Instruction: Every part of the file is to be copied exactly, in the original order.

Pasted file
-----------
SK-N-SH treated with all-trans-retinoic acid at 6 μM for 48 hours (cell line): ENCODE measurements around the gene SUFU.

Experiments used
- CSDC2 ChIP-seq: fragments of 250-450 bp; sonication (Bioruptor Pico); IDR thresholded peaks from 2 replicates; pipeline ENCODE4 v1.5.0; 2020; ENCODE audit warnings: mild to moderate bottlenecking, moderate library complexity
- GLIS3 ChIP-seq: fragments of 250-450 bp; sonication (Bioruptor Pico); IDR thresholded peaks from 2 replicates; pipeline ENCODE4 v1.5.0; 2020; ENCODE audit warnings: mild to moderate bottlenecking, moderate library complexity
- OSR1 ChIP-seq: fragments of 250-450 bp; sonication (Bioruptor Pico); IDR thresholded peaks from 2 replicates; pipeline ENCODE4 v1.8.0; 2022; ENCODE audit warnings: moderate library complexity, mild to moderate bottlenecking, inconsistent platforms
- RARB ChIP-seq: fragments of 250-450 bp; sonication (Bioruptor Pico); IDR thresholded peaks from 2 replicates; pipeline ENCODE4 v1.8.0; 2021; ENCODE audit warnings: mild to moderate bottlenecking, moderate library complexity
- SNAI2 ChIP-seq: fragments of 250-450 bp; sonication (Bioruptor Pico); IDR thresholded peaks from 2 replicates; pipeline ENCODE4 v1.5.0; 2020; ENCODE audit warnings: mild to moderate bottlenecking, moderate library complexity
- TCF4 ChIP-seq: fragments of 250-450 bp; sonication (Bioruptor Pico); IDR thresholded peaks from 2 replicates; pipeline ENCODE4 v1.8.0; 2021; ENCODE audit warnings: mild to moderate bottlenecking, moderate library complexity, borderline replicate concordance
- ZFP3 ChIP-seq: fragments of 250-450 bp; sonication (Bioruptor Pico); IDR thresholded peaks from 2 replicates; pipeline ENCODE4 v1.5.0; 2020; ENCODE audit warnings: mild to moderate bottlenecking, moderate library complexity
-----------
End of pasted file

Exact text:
SK-N-SH treated with all-trans-retinoic acid at 6 μM for 48 hours (cell line): ENCODE measurements around the gene SUFU.

Experiments used
- CSDC2 ChIP-seq: fragments of 250-450 bp; sonication (Bioruptor Pico); IDR thresholded peaks from 2 replicates; pipeline ENCODE4 v1.5.0; 2020; ENCODE audit warnings: mild to moderate bottlenecking, moderate library complexity
- GLIS3 ChIP-seq: fragments of 250-450 bp; sonication (Bioruptor Pico); IDR thresholded peaks from 2 replicates; pipeline ENCODE4 v1.5.0; 2020; ENCODE audit warnings: mild to moderate bottlenecking, moderate library complexity
- OSR1 ChIP-seq: fragments of 250-450 bp; sonication (Bioruptor Pico); IDR thresholded peaks from 2 replicates; pipeline ENCODE4 v1.8.0; 2022; ENCODE audit warnings: moderate library complexity, mild to moderate bottlenecking, inconsistent platforms
- RARB ChIP-seq: fragments of 250-450 bp; sonication (Bioruptor Pico); IDR thresholded peaks from 2 replicates; pipeline ENCODE4 v1.8.0; 2021; ENCODE audit warnings: mild to moderate bottlenecking, moderate library complexity
- SNAI2 ChIP-seq: fragments of 250-450 bp; sonication (Bioruptor Pico); IDR thresholded peaks from 2 replicates; pipeline ENCODE4 v1.5.0; 2020; ENCODE audit warnings: mild to moderate bottlenecking, moderate library complexity
- TCF4 ChIP-seq: fragments of 250-450 bp; sonication (Bioruptor Pico); IDR thresholded peaks from 2 replicates; pipeline ENCODE4 v1.8.0; 2021; ENCODE audit warnings: mild to moderate bottlenecking, moderate library complexity, borderline replicate concordance
- ZFP3 ChIP-seq: fragments of 250-450 bp; sonication (Bioruptor Pico); IDR thresholded peaks from 2 replicates; pipeline ENCODE4 v1.5.0; 2020; ENCODE audit warnings: mild to moderate bottlenecking, moderate library complexity